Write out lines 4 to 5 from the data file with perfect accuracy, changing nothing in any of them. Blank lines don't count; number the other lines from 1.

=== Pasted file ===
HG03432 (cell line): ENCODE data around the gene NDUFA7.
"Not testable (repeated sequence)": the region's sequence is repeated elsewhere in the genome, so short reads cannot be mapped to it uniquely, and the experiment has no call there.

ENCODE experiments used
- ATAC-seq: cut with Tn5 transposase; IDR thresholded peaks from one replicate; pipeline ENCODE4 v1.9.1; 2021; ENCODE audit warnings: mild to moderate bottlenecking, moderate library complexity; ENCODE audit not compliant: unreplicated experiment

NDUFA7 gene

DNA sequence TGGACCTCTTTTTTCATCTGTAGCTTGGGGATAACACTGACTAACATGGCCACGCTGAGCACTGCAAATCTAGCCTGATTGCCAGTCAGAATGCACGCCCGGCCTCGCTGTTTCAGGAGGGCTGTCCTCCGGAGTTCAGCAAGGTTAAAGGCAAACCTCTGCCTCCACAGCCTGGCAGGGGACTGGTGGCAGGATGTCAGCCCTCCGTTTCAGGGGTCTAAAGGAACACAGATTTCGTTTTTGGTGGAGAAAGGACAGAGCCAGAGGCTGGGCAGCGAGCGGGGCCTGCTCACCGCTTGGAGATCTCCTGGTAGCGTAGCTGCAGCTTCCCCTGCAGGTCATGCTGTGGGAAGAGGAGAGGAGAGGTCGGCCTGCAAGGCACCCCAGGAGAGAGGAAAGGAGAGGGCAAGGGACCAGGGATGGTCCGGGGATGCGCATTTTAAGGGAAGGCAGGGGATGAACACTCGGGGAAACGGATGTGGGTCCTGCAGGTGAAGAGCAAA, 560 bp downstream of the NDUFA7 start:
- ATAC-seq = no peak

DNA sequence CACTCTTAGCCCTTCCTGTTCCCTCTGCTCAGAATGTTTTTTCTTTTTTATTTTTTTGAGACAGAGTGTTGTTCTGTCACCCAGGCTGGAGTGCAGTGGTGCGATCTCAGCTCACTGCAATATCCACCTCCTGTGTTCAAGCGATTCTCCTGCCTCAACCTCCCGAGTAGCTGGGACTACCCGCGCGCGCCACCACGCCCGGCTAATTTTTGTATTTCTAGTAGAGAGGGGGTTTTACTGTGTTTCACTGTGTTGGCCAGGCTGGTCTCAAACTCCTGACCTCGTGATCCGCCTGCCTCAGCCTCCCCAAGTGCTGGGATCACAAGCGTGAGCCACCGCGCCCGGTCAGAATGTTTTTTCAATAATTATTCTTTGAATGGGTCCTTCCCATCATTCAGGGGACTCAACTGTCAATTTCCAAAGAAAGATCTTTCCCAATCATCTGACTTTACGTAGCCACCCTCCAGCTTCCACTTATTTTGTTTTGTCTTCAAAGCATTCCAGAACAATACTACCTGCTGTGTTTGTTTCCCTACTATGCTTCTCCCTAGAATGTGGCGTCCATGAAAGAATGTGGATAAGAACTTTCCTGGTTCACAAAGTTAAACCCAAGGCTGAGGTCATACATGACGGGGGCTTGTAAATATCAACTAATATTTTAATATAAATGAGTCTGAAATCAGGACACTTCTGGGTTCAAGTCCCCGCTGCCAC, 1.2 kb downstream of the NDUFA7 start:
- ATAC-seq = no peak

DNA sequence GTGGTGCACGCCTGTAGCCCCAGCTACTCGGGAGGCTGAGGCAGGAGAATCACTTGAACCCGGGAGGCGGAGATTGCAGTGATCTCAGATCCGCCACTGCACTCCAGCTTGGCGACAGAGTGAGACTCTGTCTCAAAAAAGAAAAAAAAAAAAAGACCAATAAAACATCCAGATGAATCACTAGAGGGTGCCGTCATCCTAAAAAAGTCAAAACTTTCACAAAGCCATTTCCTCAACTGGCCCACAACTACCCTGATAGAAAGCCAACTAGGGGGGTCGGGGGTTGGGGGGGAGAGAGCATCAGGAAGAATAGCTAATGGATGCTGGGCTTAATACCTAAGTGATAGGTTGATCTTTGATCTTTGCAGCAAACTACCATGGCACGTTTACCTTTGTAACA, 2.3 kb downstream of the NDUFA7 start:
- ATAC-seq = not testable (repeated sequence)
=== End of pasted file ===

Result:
- ATAC-seq: cut with Tn5 transposase; IDR thresholded peaks from one replicate; pipeline ENCODE4 v1.9.1; 2021; ENCODE audit warnings: mild to moderate bottlenecking, moderate library complexity; ENCODE audit not compliant: unreplicated experiment

NDUFA7 gene